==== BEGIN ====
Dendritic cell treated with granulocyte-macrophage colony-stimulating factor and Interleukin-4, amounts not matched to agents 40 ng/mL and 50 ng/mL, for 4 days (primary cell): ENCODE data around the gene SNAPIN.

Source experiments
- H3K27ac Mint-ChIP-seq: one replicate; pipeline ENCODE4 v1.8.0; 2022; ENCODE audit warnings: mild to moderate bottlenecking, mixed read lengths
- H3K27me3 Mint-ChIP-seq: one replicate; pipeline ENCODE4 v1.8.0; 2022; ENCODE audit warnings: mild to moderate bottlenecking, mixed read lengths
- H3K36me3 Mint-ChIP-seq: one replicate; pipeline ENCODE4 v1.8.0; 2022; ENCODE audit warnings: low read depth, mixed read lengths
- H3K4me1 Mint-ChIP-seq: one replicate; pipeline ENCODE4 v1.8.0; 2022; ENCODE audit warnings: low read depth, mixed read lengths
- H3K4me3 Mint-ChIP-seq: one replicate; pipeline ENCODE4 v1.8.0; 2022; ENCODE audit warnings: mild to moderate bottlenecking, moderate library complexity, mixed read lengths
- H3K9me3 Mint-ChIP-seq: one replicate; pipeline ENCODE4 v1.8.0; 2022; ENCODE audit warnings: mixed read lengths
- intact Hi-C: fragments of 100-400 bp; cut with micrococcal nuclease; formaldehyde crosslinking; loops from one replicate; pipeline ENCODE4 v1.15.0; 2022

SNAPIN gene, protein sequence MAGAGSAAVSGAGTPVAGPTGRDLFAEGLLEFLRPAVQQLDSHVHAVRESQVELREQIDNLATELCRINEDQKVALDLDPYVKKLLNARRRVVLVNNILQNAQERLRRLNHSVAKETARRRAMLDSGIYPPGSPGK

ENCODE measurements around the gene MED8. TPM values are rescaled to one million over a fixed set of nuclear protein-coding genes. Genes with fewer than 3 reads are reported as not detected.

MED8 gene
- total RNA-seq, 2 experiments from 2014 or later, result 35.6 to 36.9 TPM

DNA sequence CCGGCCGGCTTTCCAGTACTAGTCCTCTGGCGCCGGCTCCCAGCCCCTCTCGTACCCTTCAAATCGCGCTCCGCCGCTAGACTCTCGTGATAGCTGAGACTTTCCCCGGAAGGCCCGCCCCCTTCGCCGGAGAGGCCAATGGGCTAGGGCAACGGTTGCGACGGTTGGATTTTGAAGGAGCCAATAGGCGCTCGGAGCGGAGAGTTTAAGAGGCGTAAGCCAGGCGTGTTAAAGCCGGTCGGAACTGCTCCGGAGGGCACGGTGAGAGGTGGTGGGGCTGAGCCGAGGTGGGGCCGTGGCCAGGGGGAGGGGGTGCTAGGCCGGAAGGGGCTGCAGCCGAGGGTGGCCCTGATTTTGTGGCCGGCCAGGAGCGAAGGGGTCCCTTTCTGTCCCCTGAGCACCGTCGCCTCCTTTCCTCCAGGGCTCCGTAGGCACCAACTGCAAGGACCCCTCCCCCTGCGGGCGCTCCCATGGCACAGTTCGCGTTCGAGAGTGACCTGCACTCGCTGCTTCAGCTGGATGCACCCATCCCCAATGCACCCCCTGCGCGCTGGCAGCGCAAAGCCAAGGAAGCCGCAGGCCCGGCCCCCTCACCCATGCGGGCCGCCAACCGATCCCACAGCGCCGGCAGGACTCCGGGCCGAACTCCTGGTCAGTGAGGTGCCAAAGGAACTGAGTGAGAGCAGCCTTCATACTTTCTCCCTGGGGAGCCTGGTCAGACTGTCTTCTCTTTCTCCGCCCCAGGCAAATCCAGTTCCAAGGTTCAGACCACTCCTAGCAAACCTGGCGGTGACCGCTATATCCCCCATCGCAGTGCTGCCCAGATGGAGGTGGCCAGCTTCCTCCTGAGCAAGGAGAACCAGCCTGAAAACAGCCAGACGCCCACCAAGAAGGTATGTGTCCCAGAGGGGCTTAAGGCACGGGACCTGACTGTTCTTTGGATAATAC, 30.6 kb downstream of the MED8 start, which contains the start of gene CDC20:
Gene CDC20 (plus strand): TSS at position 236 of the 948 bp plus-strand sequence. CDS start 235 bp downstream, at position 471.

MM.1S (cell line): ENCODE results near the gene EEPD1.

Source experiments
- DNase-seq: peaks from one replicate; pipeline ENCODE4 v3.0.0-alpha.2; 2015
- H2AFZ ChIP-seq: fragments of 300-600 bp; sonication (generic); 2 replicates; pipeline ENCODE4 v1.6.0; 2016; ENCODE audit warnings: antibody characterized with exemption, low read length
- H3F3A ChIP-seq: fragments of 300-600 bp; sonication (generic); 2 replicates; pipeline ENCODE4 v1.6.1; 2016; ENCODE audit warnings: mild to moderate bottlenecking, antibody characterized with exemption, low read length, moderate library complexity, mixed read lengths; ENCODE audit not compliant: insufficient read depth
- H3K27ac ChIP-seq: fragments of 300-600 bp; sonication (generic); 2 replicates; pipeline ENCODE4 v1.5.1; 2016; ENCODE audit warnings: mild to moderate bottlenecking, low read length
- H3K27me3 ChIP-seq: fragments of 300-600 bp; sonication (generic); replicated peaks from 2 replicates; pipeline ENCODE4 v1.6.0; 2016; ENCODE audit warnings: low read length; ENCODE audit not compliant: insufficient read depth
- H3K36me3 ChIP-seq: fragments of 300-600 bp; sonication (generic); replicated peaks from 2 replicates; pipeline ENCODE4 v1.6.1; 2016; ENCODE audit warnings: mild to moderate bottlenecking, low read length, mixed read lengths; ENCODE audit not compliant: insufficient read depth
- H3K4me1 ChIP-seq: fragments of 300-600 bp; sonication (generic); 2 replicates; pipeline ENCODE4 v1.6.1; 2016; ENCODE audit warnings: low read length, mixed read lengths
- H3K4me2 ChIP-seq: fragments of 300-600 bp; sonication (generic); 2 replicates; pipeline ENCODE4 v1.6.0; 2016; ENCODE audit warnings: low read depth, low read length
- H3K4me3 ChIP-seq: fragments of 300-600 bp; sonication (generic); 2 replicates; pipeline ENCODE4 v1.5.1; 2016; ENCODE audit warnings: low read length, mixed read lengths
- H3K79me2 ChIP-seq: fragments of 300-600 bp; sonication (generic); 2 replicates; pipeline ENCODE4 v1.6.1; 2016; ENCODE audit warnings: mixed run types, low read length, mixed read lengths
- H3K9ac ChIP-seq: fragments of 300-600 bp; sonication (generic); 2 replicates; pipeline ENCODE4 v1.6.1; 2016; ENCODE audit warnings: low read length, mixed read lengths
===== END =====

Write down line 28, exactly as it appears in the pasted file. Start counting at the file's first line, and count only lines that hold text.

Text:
- H3K9ac ChIP-seq: fragments of 300-600 bp; sonication (generic); 2 replicates; pipeline ENCODE4 v1.6.1; 2016; ENCODE audit warnings: low read length, mixed read lengths